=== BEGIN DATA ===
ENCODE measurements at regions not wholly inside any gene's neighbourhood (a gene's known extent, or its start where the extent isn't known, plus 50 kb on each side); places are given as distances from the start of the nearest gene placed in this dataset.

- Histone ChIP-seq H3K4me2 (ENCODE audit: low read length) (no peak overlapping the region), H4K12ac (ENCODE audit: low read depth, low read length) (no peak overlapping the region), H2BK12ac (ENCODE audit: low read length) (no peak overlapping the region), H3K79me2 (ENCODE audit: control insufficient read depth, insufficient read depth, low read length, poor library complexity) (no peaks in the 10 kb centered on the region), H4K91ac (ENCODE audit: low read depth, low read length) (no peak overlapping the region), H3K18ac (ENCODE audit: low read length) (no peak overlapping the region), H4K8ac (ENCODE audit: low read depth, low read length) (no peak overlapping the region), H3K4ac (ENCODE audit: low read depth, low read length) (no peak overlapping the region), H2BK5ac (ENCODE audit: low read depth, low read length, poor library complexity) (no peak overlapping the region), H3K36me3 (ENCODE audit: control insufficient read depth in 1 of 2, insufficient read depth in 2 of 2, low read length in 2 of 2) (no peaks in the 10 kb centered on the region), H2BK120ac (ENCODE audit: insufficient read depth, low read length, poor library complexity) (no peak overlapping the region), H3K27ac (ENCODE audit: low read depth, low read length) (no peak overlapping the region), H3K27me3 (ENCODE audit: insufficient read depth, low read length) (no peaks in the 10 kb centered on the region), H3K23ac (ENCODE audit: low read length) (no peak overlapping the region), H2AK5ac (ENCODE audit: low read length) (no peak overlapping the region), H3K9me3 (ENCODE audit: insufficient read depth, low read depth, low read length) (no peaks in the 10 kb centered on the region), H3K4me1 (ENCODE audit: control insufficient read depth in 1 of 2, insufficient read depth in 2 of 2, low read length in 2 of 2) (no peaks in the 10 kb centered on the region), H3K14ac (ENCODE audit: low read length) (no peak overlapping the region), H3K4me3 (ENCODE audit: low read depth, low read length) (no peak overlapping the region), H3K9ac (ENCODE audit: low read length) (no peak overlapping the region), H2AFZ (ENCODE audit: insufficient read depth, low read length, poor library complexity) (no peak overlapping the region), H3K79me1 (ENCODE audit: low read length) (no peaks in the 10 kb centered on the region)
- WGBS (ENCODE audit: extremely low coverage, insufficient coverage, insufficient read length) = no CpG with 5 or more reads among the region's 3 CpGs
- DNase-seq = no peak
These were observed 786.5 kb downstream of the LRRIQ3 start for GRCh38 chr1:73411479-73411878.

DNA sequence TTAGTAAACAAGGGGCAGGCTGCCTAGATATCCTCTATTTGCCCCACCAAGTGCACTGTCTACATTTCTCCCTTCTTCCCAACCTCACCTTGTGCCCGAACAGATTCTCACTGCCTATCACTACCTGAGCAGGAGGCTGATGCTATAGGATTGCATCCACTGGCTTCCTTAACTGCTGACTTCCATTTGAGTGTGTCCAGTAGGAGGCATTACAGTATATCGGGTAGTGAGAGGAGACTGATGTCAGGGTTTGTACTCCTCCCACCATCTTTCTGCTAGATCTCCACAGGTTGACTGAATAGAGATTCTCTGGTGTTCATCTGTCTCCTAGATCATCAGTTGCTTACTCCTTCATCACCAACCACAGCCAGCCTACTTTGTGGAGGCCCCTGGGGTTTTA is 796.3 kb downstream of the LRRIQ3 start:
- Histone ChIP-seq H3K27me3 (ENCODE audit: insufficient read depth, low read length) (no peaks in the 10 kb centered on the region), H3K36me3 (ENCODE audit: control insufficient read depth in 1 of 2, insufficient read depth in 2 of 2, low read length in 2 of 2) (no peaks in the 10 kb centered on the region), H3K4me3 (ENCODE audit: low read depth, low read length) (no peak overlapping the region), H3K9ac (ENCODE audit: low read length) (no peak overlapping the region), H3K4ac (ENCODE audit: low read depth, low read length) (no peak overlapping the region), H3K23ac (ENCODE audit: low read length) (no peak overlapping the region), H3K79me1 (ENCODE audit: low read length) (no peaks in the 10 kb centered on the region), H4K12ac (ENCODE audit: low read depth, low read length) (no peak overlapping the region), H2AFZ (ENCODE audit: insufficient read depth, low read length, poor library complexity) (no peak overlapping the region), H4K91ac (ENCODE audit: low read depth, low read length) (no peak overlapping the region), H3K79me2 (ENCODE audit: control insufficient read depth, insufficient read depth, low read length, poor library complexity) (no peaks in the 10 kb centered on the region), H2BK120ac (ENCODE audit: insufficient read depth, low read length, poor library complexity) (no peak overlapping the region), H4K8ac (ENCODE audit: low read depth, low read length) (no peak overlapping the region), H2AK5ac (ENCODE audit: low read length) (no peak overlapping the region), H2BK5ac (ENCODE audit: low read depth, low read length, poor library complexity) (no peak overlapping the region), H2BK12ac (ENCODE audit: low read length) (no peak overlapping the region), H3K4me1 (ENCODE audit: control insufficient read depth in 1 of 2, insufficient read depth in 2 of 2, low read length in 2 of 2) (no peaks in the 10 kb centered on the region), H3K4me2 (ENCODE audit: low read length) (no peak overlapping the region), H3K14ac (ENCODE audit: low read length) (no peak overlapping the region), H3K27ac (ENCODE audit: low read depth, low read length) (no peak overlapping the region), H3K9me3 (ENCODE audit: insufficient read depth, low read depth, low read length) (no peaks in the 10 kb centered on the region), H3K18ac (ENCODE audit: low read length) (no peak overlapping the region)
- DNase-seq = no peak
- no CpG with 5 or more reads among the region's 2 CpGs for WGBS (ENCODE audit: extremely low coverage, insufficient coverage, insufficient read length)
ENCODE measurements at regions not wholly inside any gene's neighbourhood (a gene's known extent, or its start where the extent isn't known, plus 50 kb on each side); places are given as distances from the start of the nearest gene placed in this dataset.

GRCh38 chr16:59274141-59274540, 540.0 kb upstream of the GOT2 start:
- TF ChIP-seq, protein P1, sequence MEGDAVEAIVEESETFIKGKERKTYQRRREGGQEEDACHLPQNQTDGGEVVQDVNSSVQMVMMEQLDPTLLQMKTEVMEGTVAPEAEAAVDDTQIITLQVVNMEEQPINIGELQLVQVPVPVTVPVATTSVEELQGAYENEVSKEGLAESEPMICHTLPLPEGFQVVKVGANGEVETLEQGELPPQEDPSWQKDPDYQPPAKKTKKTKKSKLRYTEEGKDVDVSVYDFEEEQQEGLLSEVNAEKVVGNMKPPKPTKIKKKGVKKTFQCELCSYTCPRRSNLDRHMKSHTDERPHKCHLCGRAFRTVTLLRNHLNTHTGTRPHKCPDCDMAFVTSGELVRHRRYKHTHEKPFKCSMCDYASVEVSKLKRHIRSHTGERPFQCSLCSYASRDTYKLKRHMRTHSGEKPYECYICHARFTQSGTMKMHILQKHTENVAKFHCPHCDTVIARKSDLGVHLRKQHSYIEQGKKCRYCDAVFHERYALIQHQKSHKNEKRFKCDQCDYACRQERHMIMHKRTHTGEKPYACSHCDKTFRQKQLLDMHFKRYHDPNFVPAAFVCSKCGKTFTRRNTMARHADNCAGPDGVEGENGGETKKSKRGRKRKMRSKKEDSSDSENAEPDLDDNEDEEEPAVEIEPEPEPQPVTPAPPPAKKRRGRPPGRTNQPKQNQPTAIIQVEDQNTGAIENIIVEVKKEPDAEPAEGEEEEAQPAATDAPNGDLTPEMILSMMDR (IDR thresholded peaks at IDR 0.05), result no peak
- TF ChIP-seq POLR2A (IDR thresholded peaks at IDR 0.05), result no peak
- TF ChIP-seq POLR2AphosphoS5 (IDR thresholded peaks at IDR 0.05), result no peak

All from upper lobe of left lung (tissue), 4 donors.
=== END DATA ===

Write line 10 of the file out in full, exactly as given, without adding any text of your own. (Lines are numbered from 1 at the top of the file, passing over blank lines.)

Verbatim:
ENCODE measurements at regions not wholly inside any gene's neighbourhood (a gene's known extent, or its start where the extent isn't known, plus 50 kb on each side); places are given as distances from the start of the nearest gene placed in this dataset.